If you are confused, here is how I understand it best:

(Spoilerized for space reasons, if tl;dr then you can skip but not my fault if you don't understand other stuff)

If you're having trouble picturing n-dimensional objects, start by imagining a single geometric point.

A 1D point can be referenced like so: (X)

A 2D point is referenced like this: (X,Y)

While a 3D point is like this: (X,Y,Z)

And a n-D point is like this (a1,a2,a3...an)

Now, imagine seperate each of those numbers.

A 1D point (X) can be represented on a number line.

Next add another number line for Y, this is 2-dimensional.

You can continue the process for n-dimensions

A single n-D point has one position on each of these dimensions.

Now onto solids!

I'm going to spend a little less time on this because I'm starting to confuse myself,

but here it is:

Start with a box. It has length width and height.

If you take the box and cut out one of the dimensions, you have an infinite array of 2D squares.

If you cut a second dimension out, you have an infinite number of line segments.

These are all solids.

Wait a sec? Line segments! Those could go on a -number line-.

3 line segments could represent the box's dimensions in height length and width!

*Drumroll please*

A 3D box can be visualized like this-

`0--------[XXXX]-0`

0----[XXXX]-----0

0------[XXXX]---0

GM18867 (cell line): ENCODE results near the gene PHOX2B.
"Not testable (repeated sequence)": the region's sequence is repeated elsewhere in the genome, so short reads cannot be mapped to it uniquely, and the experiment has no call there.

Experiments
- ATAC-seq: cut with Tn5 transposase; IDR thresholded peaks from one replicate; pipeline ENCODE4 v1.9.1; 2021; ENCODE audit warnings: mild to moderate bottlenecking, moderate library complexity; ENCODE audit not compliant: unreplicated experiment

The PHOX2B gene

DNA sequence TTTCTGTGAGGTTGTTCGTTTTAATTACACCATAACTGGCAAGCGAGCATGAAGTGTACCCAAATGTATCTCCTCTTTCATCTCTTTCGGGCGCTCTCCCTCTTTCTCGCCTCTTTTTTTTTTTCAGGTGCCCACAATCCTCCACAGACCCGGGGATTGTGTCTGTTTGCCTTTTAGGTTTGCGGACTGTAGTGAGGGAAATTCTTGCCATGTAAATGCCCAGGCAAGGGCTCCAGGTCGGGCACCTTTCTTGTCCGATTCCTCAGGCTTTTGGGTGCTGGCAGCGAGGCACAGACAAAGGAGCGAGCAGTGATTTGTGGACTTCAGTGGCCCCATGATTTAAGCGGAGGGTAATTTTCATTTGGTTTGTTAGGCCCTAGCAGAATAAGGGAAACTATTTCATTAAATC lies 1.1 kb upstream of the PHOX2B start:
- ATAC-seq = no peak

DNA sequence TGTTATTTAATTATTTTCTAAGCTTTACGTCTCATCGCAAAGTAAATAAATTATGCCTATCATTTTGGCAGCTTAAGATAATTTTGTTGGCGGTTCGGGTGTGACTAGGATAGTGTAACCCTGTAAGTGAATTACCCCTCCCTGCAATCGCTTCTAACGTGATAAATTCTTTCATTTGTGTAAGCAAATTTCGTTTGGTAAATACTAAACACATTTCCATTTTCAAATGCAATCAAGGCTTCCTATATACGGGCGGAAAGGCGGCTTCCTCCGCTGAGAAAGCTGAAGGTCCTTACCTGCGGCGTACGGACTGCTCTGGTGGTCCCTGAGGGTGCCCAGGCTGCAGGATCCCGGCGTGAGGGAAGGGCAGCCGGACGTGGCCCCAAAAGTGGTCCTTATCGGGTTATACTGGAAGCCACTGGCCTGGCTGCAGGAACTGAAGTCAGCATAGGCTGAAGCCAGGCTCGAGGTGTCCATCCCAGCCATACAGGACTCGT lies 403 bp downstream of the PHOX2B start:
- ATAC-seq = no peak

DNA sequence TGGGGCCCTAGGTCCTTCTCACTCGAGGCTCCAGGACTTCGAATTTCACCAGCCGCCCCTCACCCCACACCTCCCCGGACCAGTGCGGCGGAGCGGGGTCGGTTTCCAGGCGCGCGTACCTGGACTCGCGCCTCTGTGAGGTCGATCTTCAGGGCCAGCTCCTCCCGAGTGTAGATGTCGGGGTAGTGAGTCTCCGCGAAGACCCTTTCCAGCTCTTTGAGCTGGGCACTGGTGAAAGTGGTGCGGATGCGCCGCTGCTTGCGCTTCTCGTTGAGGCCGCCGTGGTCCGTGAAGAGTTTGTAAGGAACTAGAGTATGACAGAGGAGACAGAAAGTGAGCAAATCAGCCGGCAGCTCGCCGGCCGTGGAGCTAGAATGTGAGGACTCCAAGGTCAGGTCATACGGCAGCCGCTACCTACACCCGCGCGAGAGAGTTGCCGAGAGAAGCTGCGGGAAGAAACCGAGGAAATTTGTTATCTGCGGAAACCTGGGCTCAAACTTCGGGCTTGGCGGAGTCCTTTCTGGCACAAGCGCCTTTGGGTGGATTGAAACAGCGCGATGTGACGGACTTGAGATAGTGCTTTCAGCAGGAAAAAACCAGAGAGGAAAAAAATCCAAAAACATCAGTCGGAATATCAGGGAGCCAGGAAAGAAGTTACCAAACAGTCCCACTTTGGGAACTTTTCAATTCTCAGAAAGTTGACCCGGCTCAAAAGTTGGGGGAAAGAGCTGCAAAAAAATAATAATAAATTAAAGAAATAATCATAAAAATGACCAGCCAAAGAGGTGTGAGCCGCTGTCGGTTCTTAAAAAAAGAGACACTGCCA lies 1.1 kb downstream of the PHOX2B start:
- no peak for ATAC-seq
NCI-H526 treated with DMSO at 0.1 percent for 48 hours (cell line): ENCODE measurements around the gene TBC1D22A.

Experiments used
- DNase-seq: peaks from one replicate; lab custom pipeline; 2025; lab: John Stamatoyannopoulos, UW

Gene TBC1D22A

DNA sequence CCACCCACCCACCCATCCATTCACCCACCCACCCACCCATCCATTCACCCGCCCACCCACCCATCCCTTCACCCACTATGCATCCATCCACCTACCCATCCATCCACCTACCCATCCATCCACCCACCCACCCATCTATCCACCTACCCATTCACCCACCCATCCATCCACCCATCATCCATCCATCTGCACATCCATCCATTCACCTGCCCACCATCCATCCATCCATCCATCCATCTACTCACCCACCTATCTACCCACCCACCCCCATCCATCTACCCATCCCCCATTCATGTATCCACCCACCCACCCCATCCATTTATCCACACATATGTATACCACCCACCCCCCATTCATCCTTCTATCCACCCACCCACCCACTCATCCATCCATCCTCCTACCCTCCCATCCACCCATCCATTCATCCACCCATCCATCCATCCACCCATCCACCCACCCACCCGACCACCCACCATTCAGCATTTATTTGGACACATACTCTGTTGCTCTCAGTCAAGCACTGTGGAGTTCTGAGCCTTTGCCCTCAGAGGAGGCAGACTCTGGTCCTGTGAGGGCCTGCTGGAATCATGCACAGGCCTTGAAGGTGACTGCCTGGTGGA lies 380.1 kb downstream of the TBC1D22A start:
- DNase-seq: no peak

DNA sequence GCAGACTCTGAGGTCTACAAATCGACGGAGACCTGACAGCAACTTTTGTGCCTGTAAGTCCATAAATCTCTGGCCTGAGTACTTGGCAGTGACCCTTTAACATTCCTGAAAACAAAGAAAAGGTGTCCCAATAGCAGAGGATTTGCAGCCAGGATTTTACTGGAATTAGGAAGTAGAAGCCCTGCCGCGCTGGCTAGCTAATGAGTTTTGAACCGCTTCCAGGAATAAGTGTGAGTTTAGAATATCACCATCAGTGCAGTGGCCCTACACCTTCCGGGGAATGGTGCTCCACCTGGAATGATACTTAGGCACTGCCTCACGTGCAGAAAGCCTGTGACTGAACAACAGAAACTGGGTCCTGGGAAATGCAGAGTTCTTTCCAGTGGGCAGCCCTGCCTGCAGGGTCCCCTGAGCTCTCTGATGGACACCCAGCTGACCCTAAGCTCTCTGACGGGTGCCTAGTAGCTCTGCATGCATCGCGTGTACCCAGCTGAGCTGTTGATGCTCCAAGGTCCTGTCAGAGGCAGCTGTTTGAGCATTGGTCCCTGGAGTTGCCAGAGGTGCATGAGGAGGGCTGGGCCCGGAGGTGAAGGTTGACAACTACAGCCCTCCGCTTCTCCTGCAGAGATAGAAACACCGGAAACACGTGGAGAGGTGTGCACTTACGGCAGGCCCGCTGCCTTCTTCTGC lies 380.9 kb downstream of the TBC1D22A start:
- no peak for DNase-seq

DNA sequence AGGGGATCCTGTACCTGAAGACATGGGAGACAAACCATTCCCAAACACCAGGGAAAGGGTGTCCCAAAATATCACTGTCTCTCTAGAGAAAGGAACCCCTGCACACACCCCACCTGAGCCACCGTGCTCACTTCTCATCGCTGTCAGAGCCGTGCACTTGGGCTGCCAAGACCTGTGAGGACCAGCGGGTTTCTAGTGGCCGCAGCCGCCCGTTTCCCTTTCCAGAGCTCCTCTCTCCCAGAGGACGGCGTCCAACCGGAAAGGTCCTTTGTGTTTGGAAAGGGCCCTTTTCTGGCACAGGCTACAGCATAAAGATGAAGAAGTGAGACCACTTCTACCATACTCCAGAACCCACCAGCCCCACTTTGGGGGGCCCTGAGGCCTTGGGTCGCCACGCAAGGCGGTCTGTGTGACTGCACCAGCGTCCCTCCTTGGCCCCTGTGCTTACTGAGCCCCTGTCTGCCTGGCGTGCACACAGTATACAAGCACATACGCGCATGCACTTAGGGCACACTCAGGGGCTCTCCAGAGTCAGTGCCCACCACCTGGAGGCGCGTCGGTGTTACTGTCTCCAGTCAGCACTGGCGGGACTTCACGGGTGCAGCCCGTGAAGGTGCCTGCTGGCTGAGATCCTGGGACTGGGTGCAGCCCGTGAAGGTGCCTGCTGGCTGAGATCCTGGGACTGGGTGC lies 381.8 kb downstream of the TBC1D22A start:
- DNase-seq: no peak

And you can add infinite dimensions the same way, an n-D point is always a point on each line, a segment on each line is always a solid.

`Points A and B in 8 dimensions (when they're in the same position they're shown on top of each other)`

0-A--B0 0--B-A0

0-B-A-0 0--A--0

B

0-A---0 0-B-A-0

B

0B-A--0 0-A-B-0

(it might get hard to do with large numbers of objects coinciding on the same position on one line,

but I still think it's better than silly multiple 3D image nonsense)

In game you could have each axis centered on the character

and only show things within a certain distance on each dimension, like the origin on a number line.

That way moving to a position is as easy as sliding along each axis until you're at the same point.

If you run into something then that would be the puzzle part of the game.

`2D example and conversion to lines, X is the player, Y is the target, @ is the obstruction`

-----

--Y--

--@--

--X--

-----

(V)<=Obstruction

(D1)0--X--0 (D2)0--X@Y0

@

Y

The character would have to be moved on other dimensions until you can get around it.

Reverting to base 2 when doing math with hexadecimal is a similar process.

Higher bases are generally hard to understand, so are higher dimensions.

That means you have to revert to 1D and solve.